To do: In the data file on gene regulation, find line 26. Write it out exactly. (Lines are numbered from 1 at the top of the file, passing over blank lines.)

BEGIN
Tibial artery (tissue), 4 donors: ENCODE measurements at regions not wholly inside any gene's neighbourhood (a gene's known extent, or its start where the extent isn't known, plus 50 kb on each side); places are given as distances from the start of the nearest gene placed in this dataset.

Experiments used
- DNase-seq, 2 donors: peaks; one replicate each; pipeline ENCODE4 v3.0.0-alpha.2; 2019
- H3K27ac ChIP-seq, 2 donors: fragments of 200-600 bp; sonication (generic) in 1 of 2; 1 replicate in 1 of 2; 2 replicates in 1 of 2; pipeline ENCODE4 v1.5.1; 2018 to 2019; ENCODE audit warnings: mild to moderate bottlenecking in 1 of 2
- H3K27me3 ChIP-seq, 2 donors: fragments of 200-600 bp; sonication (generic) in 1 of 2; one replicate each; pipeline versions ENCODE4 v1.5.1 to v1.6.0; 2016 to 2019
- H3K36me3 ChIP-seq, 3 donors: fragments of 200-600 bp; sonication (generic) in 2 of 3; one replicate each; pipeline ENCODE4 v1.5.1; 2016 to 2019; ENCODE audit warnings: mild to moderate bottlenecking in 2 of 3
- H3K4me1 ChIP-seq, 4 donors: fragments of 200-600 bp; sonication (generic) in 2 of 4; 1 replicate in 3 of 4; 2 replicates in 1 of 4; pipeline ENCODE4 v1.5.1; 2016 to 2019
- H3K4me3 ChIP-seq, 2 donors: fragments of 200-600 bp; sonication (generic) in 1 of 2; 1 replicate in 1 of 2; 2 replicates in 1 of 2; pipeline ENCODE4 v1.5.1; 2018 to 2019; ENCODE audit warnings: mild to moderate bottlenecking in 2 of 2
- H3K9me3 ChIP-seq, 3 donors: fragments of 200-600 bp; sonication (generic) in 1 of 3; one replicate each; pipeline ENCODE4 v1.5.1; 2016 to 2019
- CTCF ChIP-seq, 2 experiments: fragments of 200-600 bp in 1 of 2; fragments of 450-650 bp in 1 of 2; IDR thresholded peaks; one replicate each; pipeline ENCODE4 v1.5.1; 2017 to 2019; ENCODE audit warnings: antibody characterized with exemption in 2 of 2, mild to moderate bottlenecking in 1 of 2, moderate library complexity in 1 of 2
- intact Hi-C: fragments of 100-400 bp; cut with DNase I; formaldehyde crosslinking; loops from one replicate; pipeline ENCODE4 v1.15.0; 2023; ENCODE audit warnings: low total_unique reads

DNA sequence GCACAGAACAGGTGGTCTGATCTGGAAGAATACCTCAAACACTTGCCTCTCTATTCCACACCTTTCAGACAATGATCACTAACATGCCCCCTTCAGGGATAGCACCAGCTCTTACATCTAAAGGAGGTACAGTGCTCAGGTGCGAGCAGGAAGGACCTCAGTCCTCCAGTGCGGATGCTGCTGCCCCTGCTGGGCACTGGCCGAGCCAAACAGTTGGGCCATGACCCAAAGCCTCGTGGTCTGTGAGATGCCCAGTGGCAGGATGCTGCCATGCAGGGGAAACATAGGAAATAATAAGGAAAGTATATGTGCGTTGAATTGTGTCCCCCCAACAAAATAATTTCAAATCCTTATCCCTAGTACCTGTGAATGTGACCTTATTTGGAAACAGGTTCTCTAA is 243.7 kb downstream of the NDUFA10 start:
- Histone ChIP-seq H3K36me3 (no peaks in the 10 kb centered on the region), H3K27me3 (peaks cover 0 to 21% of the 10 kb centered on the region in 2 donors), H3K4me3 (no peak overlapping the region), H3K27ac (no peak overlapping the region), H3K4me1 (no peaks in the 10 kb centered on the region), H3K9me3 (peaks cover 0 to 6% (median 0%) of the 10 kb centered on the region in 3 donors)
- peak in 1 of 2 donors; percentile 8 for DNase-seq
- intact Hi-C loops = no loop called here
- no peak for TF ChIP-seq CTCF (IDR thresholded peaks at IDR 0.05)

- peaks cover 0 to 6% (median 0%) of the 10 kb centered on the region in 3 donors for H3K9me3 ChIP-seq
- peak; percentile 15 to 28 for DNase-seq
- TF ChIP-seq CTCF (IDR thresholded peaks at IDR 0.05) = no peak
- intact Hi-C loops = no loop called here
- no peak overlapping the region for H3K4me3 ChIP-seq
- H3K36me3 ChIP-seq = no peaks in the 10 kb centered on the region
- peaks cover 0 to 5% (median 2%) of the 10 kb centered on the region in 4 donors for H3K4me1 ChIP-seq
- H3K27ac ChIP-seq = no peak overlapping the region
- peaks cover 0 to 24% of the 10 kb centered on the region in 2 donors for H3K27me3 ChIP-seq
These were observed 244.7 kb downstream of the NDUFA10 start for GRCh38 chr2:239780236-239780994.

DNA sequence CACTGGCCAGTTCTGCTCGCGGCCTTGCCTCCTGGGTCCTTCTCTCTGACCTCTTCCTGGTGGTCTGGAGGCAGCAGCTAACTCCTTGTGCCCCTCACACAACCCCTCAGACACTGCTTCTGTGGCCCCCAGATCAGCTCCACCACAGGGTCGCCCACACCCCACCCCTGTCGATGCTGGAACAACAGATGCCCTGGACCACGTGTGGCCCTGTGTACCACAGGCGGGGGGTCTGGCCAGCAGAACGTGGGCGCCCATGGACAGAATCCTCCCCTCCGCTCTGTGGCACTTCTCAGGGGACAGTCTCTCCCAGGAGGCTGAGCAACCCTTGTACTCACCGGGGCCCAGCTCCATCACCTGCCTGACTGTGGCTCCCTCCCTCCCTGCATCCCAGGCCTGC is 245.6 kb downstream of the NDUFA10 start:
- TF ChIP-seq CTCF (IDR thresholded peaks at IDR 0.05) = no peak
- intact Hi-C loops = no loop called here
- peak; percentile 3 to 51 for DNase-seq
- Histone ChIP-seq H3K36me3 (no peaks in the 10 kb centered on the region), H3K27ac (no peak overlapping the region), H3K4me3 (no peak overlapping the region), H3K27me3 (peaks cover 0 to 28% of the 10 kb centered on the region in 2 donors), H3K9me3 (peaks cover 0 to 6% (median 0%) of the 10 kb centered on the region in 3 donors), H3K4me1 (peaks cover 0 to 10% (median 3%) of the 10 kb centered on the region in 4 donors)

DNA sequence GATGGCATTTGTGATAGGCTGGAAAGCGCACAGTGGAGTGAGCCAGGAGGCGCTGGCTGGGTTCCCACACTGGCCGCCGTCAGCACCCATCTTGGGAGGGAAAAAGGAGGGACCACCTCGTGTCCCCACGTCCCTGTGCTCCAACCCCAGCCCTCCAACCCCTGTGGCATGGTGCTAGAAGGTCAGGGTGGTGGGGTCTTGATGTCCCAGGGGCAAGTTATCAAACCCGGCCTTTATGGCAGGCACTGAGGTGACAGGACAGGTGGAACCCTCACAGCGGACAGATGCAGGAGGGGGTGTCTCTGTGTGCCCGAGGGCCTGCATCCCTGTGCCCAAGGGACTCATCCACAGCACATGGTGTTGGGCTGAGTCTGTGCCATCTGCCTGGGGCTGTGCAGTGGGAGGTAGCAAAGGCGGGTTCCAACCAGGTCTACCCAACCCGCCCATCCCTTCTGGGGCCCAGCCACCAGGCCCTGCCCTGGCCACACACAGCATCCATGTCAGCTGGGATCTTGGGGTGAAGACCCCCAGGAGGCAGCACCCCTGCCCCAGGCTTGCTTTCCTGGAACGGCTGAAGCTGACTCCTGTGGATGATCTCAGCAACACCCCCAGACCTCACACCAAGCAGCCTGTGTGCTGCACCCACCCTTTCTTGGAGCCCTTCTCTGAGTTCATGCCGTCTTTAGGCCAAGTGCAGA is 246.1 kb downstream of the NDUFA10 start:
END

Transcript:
These were observed 244.7 kb downstream of the NDUFA10 start for GRCh38 chr2:239780236-239780994.